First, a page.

Did it ever occur to you that an array of white LEDs can be used as a small lamp for the living room? If not, read on. LED lamps are available ready-made, look exactly the same as standard halogen lamps and can be fitted in a standard 230-V light fitting. We opened one, and as expected, a capacitor has been used to drop the voltage from 230 V to the voltage suitable for the LEDs. This method is cheaper and smaller compared to using a transformer. The lamp uses only 1 watt and therefore also gives off less light than, say, a 20 W halogen lamp. The light is also somewhat bluer. The circuit operates in the following manner: C1 behaves as a voltage dropping ‘resistor’ and ensures that the current is not too high (about 12 mA).

The bridge rectifier turns the AC voltage into a DC voltage. LEDs can only operate from a DC voltage. They will even fail when the negative voltage is greater then 5 V. The electrolytic capacitor has a double function: it ensures that there is sufficient voltage to light the LEDs when the mains voltage is less than the forward voltage of the LEDs and it takes care of the inrush current peak that occurs when the mains is switched on. This current pulse could otherwise damage the LEDs. Then there is the 560-ohm resistor, it ensures that the current through the LED is more constant and therefore the light output is more uniform.

There is a voltage drop of 6.7 V across the 560-Ω resistor, that is, 12 mA flows through the LEDs. This is a safe value. The total voltage drop across the LEDs is therefore 15 LEDs times 3 V or about 45 V. The voltage across the electrolytic capacitor is a little more than 52V. To understand how C1 functions, we can calculate the impedance (that is, resistance to AC voltage) as follows: 1/(2π·f·C), or: 1/ (2·3.14·50·220·10-9)= 14k4. When we multiply this with 12 mA, we get a voltage drop across the capacitor of 173 V. This works quite well, since the 173-V capacitor voltage plus the 52-V LED voltage equals 225 V. Close enough to the mains voltage, which is officially 230 V.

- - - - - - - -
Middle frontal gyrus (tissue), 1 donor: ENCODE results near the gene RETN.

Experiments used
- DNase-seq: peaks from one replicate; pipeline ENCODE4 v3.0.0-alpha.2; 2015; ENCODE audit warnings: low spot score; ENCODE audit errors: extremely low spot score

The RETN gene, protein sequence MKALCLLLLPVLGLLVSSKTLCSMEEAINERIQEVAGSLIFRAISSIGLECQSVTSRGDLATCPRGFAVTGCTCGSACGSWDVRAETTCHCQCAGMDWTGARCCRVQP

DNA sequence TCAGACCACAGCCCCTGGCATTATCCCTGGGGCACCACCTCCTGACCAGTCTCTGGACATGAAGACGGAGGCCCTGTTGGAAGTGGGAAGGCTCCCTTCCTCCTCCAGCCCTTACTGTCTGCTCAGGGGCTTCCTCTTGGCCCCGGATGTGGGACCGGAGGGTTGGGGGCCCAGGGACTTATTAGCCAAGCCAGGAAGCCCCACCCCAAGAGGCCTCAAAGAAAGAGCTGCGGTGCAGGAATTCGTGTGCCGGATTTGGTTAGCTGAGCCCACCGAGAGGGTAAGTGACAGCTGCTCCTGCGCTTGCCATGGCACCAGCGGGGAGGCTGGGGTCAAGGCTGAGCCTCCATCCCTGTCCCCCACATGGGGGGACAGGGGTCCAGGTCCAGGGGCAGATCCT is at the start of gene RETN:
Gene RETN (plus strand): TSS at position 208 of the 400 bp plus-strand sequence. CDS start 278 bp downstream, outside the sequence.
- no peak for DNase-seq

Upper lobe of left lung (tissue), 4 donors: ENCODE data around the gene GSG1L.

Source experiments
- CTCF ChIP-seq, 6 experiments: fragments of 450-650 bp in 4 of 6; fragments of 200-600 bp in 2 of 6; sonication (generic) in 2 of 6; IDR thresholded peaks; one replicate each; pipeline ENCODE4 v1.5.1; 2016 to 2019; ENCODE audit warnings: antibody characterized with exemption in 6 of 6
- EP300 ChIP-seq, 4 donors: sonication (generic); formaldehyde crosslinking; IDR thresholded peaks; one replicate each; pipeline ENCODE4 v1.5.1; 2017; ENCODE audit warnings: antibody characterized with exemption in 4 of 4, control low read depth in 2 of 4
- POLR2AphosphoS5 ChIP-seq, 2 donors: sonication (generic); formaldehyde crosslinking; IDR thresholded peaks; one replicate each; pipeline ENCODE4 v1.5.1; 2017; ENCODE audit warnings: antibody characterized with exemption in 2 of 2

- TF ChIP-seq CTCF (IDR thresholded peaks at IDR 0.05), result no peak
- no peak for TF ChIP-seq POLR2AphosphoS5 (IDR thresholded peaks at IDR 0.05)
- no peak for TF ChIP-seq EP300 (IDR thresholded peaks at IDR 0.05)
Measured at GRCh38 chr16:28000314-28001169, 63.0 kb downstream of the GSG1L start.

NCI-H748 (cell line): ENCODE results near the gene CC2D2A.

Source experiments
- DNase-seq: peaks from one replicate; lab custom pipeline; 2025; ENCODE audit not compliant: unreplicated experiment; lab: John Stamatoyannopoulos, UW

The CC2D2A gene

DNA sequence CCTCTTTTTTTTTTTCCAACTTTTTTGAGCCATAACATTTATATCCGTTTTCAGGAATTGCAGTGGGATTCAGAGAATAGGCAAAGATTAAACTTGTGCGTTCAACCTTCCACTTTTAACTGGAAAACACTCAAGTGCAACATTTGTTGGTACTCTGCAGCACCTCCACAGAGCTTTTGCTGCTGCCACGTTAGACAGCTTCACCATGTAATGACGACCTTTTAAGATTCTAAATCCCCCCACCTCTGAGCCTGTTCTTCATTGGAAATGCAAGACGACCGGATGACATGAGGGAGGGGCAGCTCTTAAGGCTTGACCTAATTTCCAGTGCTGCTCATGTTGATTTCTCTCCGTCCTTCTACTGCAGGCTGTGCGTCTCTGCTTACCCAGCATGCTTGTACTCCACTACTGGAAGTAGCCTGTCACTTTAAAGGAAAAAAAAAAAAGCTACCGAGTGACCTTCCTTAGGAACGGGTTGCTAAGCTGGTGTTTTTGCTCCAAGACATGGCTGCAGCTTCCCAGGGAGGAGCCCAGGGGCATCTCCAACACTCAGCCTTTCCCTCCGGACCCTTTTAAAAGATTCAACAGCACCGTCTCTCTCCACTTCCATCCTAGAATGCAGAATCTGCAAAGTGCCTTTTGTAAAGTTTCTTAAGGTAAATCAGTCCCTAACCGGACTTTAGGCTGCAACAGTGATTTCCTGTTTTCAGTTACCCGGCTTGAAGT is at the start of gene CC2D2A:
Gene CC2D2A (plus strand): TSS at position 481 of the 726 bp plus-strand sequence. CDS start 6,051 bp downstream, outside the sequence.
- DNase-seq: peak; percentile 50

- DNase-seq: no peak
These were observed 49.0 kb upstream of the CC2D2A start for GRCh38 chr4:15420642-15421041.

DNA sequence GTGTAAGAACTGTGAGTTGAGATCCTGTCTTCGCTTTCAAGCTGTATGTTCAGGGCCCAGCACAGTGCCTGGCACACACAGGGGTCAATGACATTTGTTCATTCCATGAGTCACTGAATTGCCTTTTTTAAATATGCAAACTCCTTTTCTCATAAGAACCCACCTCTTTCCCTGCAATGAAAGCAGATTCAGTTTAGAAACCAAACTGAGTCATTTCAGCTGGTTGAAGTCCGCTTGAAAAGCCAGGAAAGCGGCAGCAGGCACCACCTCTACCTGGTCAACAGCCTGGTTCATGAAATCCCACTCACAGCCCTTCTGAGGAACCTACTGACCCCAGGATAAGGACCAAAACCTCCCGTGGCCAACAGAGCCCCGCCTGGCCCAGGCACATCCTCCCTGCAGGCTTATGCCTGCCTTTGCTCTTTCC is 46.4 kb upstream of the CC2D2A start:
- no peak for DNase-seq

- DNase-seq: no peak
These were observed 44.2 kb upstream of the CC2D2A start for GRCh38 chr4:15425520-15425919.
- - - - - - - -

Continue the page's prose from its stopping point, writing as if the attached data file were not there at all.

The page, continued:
The bridge rectifier turns the AC voltage into a DC voltage. LEDs can only operate from a DC voltage. They will even fail when the negative voltage is greater then 5 V. The electrolytic capacitor has a double function: it ensures that there is sufficient voltage to light the LEDs when the mains voltage is less than the forward voltage of the LEDs and it takes care of the inrush current peak that occurs when the mains is switched on. This current pulse could otherwise damage the LEDs. Then there is the 560-ohm resistor, it ensures that the current through the LED is more constant and therefore the light output is more uniform.

There is a voltage drop of 6.7 V across the 560-Ω resistor, that is, 12 mA flows through the LEDs. This is a safe value. The total voltage drop across the LEDs is therefore 15 LEDs times 3 V or about 45 V. The voltage across the electrolytic capacitor is a little more than 52V. To understand how C1 functions, we can calculate the impedance (that is, resistance to AC voltage) as follows: 1/(2π·f·C), or: 1/ (2·3.14·50·220·10-9)= 14k4. When we multiply this with 12 mA, we get a voltage drop across the capacitor of 173 V. This works quite well, since the 173-V capacitor voltage plus the 52-V LED voltage equals 225 V. Close enough to the mains voltage, which is officially 230 V.

Moreover, the latter calculation is not very accurate because the mains voltage is in practice not quite sinusoidal. Furthermore, the mains voltage from which 50-V DC has been removed is far from sinusoidal. Finally, if you need lots of white LEDs then it is worth considering buying one of these lamps and smashing the bulb with a hammer (with a cloth or bag around the bulb to prevent flying glass!) and salvaging the LEDs from it. This can be much cheaper than buying individual LEDs…

## No comments:

## Post a Comment